Mar 05, 2017 07:13 AM EST
Students hated math a lot for giving headaches. But, what if math can help fights infectious diseases, would it still be hated?
In a report published by The Conversation, it clearly defined how math performs a great part in epidemics. It's a more typical scenario in disease control areas wherein healthcare workers with full-body protective equipment are featured. Where in fact, the best should be the mathematicians working behind the scenes.
Mathematicians create the models to represent an infection spread. Using math, the predictions help understand how infection may infect the public in the future. The population of the people and all the pertinent data for calculating how an infection may affect a certain location to allocate treatments are used by mathematicians.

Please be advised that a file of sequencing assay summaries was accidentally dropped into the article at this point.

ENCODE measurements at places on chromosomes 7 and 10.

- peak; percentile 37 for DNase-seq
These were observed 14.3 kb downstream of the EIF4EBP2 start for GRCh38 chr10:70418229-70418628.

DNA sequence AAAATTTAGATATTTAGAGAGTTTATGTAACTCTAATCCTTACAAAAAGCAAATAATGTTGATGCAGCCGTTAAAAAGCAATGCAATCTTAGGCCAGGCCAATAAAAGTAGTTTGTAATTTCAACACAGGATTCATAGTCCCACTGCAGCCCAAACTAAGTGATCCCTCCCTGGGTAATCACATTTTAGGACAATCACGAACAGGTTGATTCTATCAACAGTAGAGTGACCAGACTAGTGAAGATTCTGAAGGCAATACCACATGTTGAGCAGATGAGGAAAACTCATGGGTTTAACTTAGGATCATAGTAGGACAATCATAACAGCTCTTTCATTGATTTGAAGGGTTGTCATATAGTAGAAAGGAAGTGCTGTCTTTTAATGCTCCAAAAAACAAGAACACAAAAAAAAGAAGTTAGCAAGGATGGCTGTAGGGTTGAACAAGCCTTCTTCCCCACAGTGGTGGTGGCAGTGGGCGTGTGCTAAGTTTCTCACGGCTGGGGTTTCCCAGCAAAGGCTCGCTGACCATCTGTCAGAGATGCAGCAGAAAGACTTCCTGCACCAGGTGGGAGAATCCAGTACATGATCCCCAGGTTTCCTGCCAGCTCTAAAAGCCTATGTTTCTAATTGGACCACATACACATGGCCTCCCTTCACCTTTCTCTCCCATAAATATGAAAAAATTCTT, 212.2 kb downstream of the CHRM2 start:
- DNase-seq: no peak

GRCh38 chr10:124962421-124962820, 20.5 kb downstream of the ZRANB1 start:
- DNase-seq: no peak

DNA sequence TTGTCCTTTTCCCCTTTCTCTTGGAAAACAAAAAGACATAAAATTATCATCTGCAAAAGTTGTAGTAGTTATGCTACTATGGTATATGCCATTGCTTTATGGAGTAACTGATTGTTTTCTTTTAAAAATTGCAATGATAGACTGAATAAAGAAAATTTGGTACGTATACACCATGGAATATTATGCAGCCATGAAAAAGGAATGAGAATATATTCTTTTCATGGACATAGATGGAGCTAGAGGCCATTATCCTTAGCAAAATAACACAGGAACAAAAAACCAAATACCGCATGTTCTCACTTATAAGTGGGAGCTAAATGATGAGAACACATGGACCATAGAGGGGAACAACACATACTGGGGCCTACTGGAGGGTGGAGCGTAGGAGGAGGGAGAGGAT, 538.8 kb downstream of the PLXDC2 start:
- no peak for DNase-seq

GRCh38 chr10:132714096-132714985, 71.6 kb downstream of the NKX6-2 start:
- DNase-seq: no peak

According to Phys, a pair of professors from the University of Michigan Medical School Dr. Indika Rajapalse and the University of California, Berkeley Dr. Stephen Smale worked on a significant mode. The pair worked and introduce a framework that would use math in understanding the genes and its interactions between cells.
The pair stated that the framework is highly idealized and make it a simplified model based on math. The purpose of the framework is to create a basis wherein scientists would easily understand the changes involve the possibility of making live tissues.
Furthermore, the framework would be a huge contribution in understanding complex diseases like cancer, and without math, the framework wouldn't be done. Dr. Rajapakse said, "Out approach adapts Turing's technique, wherein the combined genome dynamics within the cell and the diffusion dynamics between cells."
Math models certainly play important roles in understanding infectious diseases and how it can be possibly cured. Math is always the worst thing for others who are afraid of numbers and computations. But then, who would think, that the most hated discipline is the extremely useful and a great contributor to human life.